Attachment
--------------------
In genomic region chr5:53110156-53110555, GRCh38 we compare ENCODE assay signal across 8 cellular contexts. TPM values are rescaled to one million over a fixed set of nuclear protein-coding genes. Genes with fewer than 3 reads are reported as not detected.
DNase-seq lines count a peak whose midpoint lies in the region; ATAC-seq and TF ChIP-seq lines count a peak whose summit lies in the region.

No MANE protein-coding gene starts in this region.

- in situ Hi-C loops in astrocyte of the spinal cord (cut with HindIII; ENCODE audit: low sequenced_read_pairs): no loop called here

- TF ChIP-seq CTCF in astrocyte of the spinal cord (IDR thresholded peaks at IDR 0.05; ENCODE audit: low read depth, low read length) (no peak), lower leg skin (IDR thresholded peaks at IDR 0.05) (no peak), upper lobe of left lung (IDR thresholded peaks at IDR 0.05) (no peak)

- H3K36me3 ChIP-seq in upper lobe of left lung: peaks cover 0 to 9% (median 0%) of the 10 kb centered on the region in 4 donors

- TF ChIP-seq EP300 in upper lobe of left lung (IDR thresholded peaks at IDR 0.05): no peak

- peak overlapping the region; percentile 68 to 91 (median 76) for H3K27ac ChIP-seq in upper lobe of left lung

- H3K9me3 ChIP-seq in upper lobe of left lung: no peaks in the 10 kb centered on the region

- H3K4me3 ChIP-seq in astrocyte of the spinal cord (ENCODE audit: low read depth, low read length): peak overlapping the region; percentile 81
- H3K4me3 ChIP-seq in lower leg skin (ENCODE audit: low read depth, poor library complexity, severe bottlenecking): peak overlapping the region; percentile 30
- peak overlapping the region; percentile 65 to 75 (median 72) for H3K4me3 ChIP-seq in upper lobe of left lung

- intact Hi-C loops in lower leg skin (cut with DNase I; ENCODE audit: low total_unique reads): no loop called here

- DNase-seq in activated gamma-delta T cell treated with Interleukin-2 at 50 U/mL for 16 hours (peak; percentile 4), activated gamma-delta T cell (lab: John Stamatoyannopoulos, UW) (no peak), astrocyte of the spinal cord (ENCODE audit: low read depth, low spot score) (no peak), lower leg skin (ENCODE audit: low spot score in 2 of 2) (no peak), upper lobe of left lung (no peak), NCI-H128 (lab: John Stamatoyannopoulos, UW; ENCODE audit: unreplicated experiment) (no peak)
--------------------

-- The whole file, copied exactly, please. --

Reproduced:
In genomic region chr5:53110156-53110555, GRCh38 we compare ENCODE assay signal across 8 cellular contexts. TPM values are rescaled to one million over a fixed set of nuclear protein-coding genes. Genes with fewer than 3 reads are reported as not detected.
DNase-seq lines count a peak whose midpoint lies in the region; ATAC-seq and TF ChIP-seq lines count a peak whose summit lies in the region.

No MANE protein-coding gene starts in this region.

- in situ Hi-C loops in astrocyte of the spinal cord (cut with HindIII; ENCODE audit: low sequenced_read_pairs): no loop called here

- TF ChIP-seq CTCF in astrocyte of the spinal cord (IDR thresholded peaks at IDR 0.05; ENCODE audit: low read depth, low read length) (no peak), lower leg skin (IDR thresholded peaks at IDR 0.05) (no peak), upper lobe of left lung (IDR thresholded peaks at IDR 0.05) (no peak)

- H3K36me3 ChIP-seq in upper lobe of left lung: peaks cover 0 to 9% (median 0%) of the 10 kb centered on the region in 4 donors

- TF ChIP-seq EP300 in upper lobe of left lung (IDR thresholded peaks at IDR 0.05): no peak

- peak overlapping the region; percentile 68 to 91 (median 76) for H3K27ac ChIP-seq in upper lobe of left lung

- H3K9me3 ChIP-seq in upper lobe of left lung: no peaks in the 10 kb centered on the region

- H3K4me3 ChIP-seq in astrocyte of the spinal cord (ENCODE audit: low read depth, low read length): peak overlapping the region; percentile 81
- H3K4me3 ChIP-seq in lower leg skin (ENCODE audit: low read depth, poor library complexity, severe bottlenecking): peak overlapping the region; percentile 30
- peak overlapping the region; percentile 65 to 75 (median 72) for H3K4me3 ChIP-seq in upper lobe of left lung

- intact Hi-C loops in lower leg skin (cut with DNase I; ENCODE audit: low total_unique reads): no loop called here

- DNase-seq in activated gamma-delta T cell treated with Interleukin-2 at 50 U/mL for 16 hours (peak; percentile 4), activated gamma-delta T cell (lab: John Stamatoyannopoulos, UW) (no peak), astrocyte of the spinal cord (ENCODE audit: low read depth, low spot score) (no peak), lower leg skin (ENCODE audit: low spot score in 2 of 2) (no peak), upper lobe of left lung (no peak), NCI-H128 (lab: John Stamatoyannopoulos, UW; ENCODE audit: unreplicated experiment) (no peak)